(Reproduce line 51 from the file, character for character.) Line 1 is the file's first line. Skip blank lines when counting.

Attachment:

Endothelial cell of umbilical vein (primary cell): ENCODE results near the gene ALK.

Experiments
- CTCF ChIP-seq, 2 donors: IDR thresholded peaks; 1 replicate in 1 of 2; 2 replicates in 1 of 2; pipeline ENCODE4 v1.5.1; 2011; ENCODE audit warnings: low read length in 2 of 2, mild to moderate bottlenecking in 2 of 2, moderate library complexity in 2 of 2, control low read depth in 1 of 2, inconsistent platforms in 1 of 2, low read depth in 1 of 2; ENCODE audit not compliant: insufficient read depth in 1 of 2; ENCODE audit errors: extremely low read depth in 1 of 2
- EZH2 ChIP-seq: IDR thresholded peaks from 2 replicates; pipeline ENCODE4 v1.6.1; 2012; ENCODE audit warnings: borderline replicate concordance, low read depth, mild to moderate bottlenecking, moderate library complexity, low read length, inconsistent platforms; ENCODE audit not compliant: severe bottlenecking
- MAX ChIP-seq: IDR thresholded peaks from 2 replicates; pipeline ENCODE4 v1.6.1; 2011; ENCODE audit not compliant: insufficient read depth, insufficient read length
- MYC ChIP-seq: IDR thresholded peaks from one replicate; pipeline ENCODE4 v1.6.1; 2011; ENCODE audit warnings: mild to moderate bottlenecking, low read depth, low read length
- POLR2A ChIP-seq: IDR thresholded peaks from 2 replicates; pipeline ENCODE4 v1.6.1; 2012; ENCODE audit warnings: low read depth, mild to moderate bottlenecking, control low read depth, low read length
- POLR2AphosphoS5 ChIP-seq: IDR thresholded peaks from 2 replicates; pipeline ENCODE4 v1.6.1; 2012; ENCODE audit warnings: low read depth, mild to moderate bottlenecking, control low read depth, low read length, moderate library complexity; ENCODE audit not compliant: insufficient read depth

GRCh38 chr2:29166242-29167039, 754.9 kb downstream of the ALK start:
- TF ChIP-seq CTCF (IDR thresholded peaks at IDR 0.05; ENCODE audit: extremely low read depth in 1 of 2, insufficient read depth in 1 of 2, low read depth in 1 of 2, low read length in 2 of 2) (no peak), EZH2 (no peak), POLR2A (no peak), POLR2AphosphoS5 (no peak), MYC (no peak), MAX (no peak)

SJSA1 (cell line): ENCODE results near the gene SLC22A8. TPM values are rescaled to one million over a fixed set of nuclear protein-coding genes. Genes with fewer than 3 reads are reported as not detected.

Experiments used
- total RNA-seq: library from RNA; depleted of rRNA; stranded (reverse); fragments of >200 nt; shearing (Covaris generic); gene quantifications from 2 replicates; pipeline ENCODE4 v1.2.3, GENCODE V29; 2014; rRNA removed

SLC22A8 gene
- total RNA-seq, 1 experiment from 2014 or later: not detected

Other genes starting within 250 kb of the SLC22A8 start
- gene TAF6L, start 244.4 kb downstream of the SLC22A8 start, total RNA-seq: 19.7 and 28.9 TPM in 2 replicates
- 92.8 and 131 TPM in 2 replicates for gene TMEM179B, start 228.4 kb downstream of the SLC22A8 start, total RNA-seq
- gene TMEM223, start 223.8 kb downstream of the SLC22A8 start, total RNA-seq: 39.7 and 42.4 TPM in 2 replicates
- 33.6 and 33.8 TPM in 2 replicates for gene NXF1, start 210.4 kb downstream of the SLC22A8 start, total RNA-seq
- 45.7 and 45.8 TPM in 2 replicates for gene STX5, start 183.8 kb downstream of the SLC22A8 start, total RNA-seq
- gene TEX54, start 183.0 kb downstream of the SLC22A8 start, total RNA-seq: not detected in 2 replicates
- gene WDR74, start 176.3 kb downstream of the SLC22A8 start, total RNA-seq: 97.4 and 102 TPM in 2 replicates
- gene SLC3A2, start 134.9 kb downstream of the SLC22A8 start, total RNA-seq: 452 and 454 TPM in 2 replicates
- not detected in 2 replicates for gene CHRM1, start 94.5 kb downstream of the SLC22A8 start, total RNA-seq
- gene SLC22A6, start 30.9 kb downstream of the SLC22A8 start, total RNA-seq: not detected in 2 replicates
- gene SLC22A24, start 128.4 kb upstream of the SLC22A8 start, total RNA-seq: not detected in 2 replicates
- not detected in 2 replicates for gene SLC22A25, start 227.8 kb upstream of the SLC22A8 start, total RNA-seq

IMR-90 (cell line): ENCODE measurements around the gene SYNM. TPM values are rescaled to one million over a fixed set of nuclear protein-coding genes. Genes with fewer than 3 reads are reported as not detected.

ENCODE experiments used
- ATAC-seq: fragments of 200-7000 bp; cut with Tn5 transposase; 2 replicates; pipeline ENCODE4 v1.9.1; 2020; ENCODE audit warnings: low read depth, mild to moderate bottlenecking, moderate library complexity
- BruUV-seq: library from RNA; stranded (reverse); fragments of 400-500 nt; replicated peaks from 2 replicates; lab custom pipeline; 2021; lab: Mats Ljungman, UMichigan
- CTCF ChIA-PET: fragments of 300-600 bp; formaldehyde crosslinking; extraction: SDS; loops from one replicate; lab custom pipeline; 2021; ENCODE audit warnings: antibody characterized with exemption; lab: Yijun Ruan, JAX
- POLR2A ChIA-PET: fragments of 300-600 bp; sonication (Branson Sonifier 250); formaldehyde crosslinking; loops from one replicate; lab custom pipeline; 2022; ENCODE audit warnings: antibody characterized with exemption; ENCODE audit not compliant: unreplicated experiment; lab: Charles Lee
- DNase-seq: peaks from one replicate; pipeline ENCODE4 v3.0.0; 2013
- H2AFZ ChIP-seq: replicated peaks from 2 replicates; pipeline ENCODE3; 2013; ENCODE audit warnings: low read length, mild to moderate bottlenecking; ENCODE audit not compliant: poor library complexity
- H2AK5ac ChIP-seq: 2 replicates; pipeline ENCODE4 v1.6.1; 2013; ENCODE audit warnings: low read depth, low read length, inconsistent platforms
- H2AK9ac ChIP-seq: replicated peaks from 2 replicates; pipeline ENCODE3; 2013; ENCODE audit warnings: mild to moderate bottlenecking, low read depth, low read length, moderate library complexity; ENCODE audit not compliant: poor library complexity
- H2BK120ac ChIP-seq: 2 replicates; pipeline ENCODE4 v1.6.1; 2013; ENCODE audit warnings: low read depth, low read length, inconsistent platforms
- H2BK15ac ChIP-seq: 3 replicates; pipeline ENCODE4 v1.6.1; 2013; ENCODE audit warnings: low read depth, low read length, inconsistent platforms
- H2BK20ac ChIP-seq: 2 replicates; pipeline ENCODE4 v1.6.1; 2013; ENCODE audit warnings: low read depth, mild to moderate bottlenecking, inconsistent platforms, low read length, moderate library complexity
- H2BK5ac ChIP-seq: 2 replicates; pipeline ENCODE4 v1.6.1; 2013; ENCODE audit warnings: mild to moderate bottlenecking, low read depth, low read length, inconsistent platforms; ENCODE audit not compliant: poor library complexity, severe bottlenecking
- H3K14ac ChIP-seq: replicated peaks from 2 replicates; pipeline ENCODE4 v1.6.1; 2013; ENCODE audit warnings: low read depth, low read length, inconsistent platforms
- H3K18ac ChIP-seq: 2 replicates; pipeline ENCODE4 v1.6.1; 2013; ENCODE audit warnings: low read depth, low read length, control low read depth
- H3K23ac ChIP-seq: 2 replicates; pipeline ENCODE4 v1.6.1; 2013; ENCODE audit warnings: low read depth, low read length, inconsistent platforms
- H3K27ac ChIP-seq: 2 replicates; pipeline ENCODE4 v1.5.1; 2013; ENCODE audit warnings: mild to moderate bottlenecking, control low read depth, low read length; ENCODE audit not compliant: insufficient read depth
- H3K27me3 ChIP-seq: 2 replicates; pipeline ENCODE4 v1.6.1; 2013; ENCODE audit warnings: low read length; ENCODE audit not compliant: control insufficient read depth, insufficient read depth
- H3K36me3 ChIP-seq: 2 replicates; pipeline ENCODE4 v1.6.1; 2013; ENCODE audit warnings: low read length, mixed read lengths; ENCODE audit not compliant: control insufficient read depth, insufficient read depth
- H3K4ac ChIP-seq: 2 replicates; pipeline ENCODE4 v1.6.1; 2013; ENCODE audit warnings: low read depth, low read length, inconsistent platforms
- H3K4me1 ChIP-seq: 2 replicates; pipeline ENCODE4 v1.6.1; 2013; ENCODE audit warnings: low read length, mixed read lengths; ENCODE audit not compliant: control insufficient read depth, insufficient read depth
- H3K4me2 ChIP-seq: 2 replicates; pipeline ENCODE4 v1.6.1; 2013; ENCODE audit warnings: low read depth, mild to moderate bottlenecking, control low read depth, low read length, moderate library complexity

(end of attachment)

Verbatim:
- H3K4me2 ChIP-seq: 2 replicates; pipeline ENCODE4 v1.6.1; 2013; ENCODE audit warnings: low read depth, mild to moderate bottlenecking, control low read depth, low read length, moderate library complexity